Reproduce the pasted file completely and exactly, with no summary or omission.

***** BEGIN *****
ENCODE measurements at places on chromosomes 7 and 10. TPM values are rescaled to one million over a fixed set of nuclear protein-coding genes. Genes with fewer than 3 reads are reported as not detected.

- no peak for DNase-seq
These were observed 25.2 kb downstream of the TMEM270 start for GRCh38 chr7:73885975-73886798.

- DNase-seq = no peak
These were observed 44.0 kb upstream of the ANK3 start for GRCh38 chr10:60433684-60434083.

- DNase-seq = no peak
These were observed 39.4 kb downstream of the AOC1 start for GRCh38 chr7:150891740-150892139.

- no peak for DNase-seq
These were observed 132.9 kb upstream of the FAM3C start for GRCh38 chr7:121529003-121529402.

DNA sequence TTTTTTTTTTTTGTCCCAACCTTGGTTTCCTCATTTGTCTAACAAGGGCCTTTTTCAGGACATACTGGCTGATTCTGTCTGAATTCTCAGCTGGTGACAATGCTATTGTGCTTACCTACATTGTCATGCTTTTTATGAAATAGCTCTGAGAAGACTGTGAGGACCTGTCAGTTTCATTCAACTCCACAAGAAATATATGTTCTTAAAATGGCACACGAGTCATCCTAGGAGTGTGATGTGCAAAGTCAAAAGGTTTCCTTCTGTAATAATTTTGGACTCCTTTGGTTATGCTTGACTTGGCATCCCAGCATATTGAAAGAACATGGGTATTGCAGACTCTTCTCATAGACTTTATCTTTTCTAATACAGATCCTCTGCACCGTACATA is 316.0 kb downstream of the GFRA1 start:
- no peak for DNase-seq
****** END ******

ENCODE measurements at places on chromosomes 7 and 10. TPM values are rescaled to one million over a fixed set of nuclear protein-coding genes. Genes with fewer than 3 reads are reported as not detected.

- no peak for DNase-seq
These were observed 25.2 kb downstream of the TMEM270 start for GRCh38 chr7:73885975-73886798.

- DNase-seq = no peak
These were observed 44.0 kb upstream of the ANK3 start for GRCh38 chr10:60433684-60434083.

- DNase-seq = no peak
These were observed 39.4 kb downstream of the AOC1 start for GRCh38 chr7:150891740-150892139.

- no peak for DNase-seq
These were observed 132.9 kb upstream of the FAM3C start for GRCh38 chr7:121529003-121529402.

DNA sequence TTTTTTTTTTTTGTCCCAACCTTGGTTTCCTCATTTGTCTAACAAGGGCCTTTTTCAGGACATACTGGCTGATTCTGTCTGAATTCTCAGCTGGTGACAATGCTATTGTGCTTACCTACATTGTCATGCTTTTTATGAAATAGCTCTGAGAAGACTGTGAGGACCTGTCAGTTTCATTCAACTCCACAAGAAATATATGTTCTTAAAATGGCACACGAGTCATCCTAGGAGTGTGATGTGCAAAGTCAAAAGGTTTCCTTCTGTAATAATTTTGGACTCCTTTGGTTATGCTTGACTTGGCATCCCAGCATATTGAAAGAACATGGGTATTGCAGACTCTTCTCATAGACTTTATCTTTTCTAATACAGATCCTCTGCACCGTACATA is 316.0 kb downstream of the GFRA1 start:
- no peak for DNase-seq